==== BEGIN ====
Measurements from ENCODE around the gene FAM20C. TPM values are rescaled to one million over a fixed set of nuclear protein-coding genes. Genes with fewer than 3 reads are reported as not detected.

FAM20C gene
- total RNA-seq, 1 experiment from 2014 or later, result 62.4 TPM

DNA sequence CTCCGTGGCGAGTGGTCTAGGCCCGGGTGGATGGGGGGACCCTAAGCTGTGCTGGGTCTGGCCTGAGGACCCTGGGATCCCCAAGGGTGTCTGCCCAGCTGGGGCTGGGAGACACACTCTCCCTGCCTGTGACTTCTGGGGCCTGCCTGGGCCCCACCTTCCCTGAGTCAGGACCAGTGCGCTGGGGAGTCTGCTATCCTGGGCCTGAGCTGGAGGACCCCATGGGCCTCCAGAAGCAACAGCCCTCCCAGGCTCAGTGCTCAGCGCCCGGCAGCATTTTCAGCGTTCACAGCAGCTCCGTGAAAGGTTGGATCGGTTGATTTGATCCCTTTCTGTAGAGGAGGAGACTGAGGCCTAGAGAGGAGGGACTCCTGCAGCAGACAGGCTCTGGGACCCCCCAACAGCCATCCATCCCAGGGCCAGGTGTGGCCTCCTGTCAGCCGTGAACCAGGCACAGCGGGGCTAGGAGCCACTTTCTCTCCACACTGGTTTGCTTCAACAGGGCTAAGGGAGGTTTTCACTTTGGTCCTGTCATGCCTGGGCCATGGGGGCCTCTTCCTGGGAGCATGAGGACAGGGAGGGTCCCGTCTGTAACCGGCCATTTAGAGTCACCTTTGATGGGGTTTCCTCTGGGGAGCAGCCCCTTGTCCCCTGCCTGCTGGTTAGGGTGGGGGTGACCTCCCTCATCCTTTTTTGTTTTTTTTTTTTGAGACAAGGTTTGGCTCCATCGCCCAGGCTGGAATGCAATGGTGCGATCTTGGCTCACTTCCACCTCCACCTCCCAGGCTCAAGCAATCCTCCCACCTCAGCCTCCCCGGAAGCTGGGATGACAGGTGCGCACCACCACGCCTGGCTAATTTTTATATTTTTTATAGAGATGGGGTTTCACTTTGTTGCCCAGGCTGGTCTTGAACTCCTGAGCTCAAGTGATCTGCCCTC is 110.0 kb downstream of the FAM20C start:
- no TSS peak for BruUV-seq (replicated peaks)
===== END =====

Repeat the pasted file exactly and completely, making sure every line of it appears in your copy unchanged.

Measurements from ENCODE around the gene FAM20C. TPM values are rescaled to one million over a fixed set of nuclear protein-coding genes. Genes with fewer than 3 reads are reported as not detected.

FAM20C gene
- total RNA-seq, 1 experiment from 2014 or later, result 62.4 TPM

DNA sequence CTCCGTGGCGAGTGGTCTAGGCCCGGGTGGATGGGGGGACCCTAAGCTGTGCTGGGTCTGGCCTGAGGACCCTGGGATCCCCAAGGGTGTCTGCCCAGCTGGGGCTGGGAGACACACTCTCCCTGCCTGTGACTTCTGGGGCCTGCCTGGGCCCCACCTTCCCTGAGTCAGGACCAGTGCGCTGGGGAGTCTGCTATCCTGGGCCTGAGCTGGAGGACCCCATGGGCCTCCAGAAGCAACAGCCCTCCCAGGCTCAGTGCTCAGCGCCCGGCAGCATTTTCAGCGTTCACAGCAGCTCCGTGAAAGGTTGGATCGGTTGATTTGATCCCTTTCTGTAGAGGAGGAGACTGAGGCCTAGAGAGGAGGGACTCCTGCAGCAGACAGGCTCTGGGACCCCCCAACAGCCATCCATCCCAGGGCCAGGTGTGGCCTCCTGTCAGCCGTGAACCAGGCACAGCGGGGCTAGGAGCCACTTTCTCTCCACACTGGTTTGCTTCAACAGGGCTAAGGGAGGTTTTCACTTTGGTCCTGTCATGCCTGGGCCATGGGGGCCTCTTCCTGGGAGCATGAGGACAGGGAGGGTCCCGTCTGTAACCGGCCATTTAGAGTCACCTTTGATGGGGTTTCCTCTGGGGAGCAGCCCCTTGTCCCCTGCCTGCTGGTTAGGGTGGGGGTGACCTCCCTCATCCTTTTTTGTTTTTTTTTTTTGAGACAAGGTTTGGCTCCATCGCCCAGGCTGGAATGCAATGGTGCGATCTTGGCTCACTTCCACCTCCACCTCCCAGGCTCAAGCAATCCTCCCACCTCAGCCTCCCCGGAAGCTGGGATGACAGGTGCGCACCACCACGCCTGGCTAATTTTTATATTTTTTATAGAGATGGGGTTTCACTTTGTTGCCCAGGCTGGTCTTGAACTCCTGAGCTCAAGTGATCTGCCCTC is 110.0 kb downstream of the FAM20C start:
- no TSS peak for BruUV-seq (replicated peaks)